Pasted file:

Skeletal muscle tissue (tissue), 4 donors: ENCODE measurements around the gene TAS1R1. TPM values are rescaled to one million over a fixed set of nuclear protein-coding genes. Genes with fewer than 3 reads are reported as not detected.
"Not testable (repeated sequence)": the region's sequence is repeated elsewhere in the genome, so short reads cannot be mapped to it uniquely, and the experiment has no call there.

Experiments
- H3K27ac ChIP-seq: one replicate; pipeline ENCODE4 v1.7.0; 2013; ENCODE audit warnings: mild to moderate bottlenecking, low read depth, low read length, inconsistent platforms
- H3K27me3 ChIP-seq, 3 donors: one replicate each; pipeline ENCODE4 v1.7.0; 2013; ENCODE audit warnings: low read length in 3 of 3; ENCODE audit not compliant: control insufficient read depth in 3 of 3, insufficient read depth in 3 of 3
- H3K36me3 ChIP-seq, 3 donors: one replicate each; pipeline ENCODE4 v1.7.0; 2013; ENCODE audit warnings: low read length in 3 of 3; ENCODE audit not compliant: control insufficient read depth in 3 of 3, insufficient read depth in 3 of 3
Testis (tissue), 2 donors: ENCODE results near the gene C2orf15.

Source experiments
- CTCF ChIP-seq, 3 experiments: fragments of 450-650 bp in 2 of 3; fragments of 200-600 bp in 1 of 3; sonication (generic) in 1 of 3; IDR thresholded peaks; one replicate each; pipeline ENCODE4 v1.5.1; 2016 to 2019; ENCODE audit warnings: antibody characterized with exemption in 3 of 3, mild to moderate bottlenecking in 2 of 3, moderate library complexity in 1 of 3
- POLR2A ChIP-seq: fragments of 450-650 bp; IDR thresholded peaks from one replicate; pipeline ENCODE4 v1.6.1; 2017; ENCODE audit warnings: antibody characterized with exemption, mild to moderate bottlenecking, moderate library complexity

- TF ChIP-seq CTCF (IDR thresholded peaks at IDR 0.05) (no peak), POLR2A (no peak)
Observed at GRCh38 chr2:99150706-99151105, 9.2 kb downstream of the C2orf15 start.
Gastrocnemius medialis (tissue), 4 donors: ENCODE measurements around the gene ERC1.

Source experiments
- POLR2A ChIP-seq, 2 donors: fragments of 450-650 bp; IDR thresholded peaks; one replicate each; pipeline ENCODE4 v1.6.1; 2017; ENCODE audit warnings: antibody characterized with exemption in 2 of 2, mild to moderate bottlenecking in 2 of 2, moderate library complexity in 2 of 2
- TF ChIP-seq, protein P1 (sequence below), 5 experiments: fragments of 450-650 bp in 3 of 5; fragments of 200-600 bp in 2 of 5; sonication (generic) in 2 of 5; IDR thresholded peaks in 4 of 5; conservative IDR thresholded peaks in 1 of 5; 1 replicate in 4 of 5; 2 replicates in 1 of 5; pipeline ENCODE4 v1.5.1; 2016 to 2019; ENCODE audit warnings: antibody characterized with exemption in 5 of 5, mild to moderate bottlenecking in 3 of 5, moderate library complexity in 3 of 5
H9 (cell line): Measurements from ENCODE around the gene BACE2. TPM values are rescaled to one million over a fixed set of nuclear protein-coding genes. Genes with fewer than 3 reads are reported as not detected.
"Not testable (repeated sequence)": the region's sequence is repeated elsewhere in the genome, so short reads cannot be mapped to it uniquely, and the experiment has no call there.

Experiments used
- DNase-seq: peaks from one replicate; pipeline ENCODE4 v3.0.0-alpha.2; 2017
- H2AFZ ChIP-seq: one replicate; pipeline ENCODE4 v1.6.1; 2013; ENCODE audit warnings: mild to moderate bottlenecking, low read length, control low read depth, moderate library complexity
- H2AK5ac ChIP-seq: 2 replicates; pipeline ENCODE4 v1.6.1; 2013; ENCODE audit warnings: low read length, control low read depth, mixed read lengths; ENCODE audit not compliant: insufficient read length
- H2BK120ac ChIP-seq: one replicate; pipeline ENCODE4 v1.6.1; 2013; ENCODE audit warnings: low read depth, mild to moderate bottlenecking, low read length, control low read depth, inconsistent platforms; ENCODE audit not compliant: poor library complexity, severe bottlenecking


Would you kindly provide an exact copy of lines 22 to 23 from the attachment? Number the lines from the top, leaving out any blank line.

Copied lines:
- H2AK5ac ChIP-seq: 2 replicates; pipeline ENCODE4 v1.6.1; 2013; ENCODE audit warnings: low read length, control low read depth, mixed read lengths; ENCODE audit not compliant: insufficient read length
- H2BK120ac ChIP-seq: one replicate; pipeline ENCODE4 v1.6.1; 2013; ENCODE audit warnings: low read depth, mild to moderate bottlenecking, low read length, control low read depth, inconsistent platforms; ENCODE audit not compliant: poor library complexity, severe bottlenecking